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5.1. Economic Entity Concept and Control

The acquired company may continue to operate, and maintain its own legal existence. In other words, assume Premier Tools Company bought 100% of the stock of Sledge Hammer Company. Sledge (now a "subsidiary" of Premier the "parent") will continue to operate and maintain its own legal existence. It will merely be under new ownership. But, even though it is a separate legal entity, it is viewed by accountants as part of a larger "economic entity." The intertwining of ownership means that Parent and Sub are "one" as it relates to economic performance and outcomes. Therefore, accounting rules require that parent companies "consolidate" their financial reports, and include all the assets, liabilities, and operating results of all controlled subsidiaries. When you look at the financial statements of a conglomerate like General Electric, what you are actually seeing is the consolidated picture of many separate companies owned by GE.

5.2. Accounting Issues

Although the processes of consolidation can become quite complex (at many universities, an entire course may be devoted to this subject alone), the basic principles are straightforward. Assume that Premier's "separate" (before consolidating) balance sheet, immediately after purchasing 100% of Sledge's stock, appeared as follows:

PREMIER TOOLS COMPANY Balance Sheet March 31, 20X3

ASSETS

LIABILITIES

Current Assets

Current Liabilities

Cash

$ 100,000

Accounts payable

$ 80,000

Trading securities

70,000

Salaries payable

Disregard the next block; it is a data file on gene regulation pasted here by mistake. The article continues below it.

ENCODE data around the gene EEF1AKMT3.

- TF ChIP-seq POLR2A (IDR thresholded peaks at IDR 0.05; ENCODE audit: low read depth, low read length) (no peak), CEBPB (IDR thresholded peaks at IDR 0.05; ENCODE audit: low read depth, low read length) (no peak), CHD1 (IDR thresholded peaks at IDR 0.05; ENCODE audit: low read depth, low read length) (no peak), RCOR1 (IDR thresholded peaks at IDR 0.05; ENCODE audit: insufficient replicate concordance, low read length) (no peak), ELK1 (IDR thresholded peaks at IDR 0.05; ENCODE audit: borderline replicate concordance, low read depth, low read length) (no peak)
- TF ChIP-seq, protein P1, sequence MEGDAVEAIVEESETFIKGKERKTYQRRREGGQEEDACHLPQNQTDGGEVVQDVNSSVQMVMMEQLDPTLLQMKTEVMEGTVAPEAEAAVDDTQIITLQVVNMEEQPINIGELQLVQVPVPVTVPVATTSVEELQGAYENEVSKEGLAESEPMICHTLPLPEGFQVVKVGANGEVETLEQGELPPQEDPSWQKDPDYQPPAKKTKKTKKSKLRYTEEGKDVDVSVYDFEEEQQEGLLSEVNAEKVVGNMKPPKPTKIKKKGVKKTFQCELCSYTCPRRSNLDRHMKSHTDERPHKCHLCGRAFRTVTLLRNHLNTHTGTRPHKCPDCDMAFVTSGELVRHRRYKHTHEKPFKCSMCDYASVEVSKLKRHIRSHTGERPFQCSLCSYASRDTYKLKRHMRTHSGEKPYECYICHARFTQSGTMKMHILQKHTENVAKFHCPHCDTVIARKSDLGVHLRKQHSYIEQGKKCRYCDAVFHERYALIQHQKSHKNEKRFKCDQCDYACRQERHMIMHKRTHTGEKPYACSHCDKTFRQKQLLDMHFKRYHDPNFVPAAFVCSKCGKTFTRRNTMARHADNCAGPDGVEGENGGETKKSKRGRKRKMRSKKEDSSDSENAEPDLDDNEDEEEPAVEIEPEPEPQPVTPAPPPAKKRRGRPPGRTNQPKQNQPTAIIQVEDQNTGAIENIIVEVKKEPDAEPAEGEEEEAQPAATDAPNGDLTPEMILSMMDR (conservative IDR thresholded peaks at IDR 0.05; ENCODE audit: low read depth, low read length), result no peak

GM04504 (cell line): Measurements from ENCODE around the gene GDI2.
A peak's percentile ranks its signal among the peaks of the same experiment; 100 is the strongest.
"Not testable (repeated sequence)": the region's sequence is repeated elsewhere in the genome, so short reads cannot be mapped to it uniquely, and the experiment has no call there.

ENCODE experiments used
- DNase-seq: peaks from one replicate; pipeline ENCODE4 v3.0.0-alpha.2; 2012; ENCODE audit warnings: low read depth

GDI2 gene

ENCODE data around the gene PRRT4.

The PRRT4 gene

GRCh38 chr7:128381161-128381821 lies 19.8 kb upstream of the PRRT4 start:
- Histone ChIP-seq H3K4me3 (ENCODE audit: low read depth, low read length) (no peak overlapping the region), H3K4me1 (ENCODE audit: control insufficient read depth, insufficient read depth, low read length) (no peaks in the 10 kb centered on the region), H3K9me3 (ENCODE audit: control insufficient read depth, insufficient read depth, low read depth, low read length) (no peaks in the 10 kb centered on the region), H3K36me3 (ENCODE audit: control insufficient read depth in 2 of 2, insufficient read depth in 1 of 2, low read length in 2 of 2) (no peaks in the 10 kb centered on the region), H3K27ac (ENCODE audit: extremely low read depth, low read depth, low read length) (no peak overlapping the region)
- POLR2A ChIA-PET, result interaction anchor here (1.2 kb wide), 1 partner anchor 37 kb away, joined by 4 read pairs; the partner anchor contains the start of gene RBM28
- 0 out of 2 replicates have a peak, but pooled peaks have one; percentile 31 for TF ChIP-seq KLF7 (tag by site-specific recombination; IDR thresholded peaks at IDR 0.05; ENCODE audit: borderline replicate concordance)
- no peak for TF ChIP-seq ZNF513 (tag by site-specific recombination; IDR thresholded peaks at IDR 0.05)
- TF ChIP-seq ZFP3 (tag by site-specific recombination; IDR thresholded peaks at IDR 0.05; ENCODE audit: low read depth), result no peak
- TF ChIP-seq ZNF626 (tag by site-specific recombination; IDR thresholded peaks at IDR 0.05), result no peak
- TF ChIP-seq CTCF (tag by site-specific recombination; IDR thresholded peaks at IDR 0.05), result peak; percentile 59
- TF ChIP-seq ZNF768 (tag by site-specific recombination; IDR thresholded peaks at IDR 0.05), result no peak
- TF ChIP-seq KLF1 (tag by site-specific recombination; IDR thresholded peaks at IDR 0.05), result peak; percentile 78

10,000

Accounts receivable

80,000

Interest payable

10,000

$ 100,000

Inventories

200,000

$ 450,000

Long-term Liabilities

Long-term Investments

Notes payable

$ 190,000

Investment in Sledge

400,000

Mortgage liability

110,000

300,000

Property, Plant & Equipment

$ 400,000

Land

$ 25,000

STOCKHOLDERS' EQUITY

Buildings and equipment (net)

100,000

125,000

Intangible Assets

Capital stock

$ 300,000

Patent

225,000

Retained earnings

500,000

800,000

Total Assets

$1 200 000

Total Liabilities and Equity

$1 200 000

Notice the highlighted Investment in Sledge account above, indicating that Premier paid $400,000 for the stock of Sledge. Do take note that the $400,000 was not paid to Sledge; it was paid to the former owners of Sledge. Sledge merely has a new owner, but it is otherwise "unchanged" by the acquisition. Assume Sledge's separate balance sheet looks like this:

SLEDGE HAMMER COMPANY Balance Sheet March 31, 20X3

ASSETS

LIABILITIES

-1

Current Assets

Current Liabilities

Cash

$ 50,000

Accounts payable

$ 80,000

Accounts receivable

30,000

Salaries payable

20,000

$ 100,000

Inventories

20,000

$ 100,000

Long-term Liabilities

Notes payable

50,000

Property, Plant & Equipment

$ 150,000

Land

$ 75,000

STOCKHOLDERS' EQUITY

Buildings and equipment (net)

275,000

350,000

Capital stock

$ 100,000

Retained earnings

200,000

300,000

Total Assets

$ 450 000

Total Liabilities and Equity

$ 450 000

Let's examine carefully what Premier got for its $400,000 investment. Premier became the sole owner of Sledge, which has assets that are reported on Sledge's books at $450,000, and liabilities that are reported at $150,000. The resulting net book value ($450,000 - $150,000 = $300,000) is reflected as Sledge's total stockholders' equity. Now, you notice that Premier paid $100,000 in excess of book value for Sledge ($400,000 - $300,000). This excess is quite common, and is often called "purchase differential" (the difference between the price paid for another company, and the net book value of its assets and liabilities). Why would Premier pay such a premium? Remember that assets and liabilities are not necessarily reported at fair value. For example, the land held by Sledge is reported at its cost, and its current value may differ (let's assume Sledge's land is really worth $110,000, or $35,000 more than its carrying value of $75,000). That would explain part of the purchase differential. Let us assume that all other identifiable assets and liabilities are carried at their fair values. But what about the other $65,000 of purchase differential ($100,000 total differential minus the $35,000 attributable to specifically identified assets or liabilities)?

 
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